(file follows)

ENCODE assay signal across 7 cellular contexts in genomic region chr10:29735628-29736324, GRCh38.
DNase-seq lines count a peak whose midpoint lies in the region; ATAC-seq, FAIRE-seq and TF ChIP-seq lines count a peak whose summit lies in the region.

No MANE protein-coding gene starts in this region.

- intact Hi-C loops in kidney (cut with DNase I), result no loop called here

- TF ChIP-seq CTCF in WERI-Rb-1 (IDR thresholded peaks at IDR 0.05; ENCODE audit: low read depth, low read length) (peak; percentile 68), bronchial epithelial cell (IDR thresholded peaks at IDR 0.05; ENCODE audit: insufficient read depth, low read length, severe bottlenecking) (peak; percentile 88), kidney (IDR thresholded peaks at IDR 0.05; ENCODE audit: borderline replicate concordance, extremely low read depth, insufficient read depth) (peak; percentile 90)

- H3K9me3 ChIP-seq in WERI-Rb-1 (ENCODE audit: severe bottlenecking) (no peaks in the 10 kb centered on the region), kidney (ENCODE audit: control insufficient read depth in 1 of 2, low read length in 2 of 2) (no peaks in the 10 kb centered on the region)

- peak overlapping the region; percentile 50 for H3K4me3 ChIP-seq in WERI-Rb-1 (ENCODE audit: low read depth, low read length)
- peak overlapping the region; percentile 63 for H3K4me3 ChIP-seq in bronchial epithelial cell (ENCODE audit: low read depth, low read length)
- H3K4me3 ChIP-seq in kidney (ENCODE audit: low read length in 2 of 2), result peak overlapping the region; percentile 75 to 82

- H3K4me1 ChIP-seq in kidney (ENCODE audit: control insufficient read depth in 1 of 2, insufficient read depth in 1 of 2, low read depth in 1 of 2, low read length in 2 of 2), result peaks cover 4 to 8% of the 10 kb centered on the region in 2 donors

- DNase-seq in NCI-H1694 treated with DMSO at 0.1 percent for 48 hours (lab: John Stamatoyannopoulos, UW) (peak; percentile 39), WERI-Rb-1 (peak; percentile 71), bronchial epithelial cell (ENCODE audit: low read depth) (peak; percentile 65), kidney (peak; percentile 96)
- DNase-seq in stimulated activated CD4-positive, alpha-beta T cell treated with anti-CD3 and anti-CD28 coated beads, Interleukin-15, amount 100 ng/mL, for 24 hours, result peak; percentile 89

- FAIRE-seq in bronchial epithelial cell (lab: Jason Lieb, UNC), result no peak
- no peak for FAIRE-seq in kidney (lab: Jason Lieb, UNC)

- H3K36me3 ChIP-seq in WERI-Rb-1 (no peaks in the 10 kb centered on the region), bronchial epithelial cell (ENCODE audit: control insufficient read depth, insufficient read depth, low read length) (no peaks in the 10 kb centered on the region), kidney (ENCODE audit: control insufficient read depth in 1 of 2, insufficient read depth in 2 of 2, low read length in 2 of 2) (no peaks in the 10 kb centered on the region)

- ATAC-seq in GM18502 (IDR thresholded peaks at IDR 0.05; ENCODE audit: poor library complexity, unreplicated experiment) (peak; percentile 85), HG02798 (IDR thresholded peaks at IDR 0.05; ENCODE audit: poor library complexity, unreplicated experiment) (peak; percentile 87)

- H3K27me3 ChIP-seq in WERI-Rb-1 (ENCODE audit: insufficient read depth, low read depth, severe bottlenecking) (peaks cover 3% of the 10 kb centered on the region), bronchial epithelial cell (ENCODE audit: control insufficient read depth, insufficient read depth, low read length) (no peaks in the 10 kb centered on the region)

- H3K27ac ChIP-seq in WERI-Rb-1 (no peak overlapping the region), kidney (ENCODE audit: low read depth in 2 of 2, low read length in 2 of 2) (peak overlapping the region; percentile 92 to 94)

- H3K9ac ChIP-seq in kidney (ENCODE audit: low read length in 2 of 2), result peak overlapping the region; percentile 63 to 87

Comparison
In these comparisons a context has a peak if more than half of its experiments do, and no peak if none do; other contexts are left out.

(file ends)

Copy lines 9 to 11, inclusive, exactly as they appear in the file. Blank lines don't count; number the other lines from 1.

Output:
- H3K4me3 ChIP-seq in kidney (ENCODE audit: low read length in 2 of 2), result peak overlapping the region; percentile 75 to 82

- H3K4me1 ChIP-seq in kidney (ENCODE audit: control insufficient read depth in 1 of 2, insufficient read depth in 1 of 2, low read depth in 1 of 2, low read length in 2 of 2), result peaks cover 4 to 8% of the 10 kb centered on the region in 2 donors

- DNase-seq in NCI-H1694 treated with DMSO at 0.1 percent for 48 hours (lab: John Stamatoyannopoulos, UW) (peak; percentile 39), WERI-Rb-1 (peak; percentile 71), bronchial epithelial cell (ENCODE audit: low read depth) (peak; percentile 65), kidney (peak; percentile 96)